The image most often associated with this card is that of a canny warrior who has infiltrated the enemy camp on the eve of a fateful battle and is checking out their preparations and stealing their swords--a move guaranteed to demoralize them and undermine their performance in the upcoming confrontation. Putting it in modern terms, those who draw this card need to "work smarter, not harder," think long and deep, study all the angles, and put themselves in the shoes of their competition. As a result, they will have such a thorough grasp of the whole situation that there will be no surprises, and no excuses for anything but success. Advance preparation justifies the optimism of the "natural winner."
Eight of Swords
The Eight of Swords, often called "The Test," usually pictures a warrior running a gauntlet, subjected to harsh examination, who finds out just how tough he is or isn't in the process. Life provides us with plenty of experiences that put us in situations of close scrutiny, whether it's an entrance exam for college, a decisive job interview, or even the tough conversations that follow upon a breach of trust in a primary relationship.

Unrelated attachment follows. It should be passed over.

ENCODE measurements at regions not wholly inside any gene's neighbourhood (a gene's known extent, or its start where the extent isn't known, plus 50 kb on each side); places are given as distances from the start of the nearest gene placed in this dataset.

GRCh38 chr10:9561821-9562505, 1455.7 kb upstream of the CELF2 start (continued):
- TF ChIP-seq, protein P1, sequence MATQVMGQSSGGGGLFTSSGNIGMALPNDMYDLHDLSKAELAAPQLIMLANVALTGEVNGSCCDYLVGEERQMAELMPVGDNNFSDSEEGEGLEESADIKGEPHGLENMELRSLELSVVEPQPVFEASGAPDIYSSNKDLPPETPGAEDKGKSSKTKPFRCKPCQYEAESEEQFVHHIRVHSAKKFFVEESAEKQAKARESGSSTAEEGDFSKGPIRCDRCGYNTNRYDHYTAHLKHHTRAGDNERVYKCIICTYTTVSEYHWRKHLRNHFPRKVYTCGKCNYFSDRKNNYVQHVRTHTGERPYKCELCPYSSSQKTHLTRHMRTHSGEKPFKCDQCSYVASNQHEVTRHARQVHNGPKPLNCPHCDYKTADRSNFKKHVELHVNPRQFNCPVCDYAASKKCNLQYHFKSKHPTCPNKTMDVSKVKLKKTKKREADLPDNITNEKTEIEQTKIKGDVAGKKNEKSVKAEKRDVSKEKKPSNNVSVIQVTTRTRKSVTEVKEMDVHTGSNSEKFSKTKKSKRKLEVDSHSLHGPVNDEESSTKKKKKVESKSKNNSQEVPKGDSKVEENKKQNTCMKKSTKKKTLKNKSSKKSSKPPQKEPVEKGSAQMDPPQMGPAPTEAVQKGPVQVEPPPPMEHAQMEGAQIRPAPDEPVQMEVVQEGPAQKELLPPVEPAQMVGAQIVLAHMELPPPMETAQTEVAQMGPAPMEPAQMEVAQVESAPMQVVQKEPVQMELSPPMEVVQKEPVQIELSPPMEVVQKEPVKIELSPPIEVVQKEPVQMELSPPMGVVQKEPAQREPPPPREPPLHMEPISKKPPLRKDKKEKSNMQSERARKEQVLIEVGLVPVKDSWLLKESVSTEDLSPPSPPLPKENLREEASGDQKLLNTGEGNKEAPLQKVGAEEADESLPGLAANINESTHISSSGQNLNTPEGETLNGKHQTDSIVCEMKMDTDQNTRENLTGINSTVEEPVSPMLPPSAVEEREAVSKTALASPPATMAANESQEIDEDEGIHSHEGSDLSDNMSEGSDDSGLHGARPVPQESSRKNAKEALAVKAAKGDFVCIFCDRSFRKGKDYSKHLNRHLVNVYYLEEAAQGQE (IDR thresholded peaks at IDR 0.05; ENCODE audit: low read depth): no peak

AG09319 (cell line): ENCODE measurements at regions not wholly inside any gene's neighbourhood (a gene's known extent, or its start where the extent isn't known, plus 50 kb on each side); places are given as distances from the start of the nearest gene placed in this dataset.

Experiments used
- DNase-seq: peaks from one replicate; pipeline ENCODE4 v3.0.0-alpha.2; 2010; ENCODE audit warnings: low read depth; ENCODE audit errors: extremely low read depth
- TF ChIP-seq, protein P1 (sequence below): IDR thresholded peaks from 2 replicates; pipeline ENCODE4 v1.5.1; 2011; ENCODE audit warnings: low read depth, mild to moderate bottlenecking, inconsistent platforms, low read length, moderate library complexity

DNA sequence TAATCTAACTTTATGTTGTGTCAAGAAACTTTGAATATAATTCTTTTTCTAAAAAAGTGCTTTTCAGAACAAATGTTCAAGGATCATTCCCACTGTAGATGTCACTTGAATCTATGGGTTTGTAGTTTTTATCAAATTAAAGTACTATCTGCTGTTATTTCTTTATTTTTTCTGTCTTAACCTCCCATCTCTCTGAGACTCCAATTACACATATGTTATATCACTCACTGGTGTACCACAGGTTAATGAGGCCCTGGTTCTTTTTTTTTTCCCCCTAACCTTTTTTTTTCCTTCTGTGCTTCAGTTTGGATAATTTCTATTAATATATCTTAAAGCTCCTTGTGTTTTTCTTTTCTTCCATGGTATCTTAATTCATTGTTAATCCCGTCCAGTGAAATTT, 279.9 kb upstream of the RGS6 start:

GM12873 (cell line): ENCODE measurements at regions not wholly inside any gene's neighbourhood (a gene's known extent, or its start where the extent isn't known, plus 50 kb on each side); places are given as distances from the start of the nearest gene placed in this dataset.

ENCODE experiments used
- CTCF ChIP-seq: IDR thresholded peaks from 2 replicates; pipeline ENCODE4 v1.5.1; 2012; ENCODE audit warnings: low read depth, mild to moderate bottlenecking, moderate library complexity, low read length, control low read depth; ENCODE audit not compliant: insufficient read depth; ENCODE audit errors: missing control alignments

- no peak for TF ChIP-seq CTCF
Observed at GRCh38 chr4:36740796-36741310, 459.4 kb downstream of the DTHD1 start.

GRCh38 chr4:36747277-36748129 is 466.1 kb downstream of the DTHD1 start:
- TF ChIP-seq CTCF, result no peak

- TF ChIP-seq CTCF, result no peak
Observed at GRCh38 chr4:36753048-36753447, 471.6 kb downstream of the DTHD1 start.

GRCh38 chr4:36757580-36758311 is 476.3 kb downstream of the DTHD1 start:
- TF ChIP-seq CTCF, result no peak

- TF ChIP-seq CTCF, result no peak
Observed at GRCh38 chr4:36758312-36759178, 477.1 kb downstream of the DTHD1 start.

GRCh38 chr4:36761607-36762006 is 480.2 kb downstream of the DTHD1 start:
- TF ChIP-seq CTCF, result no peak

Sometimes the challenge or obstacle course has nothing to do with other people, as when an inventor has to face the question "Does it really work?" This card shows what happens to that good idea in real time, where the rubber meets the road. The Test represents your chance to vindicate the time and energy spent in getting ready for this big moment. In most cases, you will either pass or fail, with little middle ground.
Nine of Swords
The Nine of Swords has special resonance with the Middle Ages because it figures the plight of a woman who is alone in the world during the centuries when women had no personal rights, no ability to inherit property or use the law in their own defense. So we see her sitting up in bed weeping, grieving and in fear of abandonment because of her vulnerability, wondering what will happen to her now that her protector (father, brother, husband, or son) is gone.
The swords above her head may indicate that the loss has come through warfare or some other cruel conflict, the outcome of which has left her behind as chattel, the spoils of war. What we are really looking at is the price of pride, which creates losers as a side effect of idealizing the winner. The woman in the picture represents the concerns of the heart, the damage to the soul and to the vulnerable ones when the ego-mind becomes so invested in control and domination that it does not count the human costs. A sensitive, subtle, heartfelt approach to nature (the "feminine") is trampled and thrown aside in service to a "winner takes all" mentality.
Ten of Swords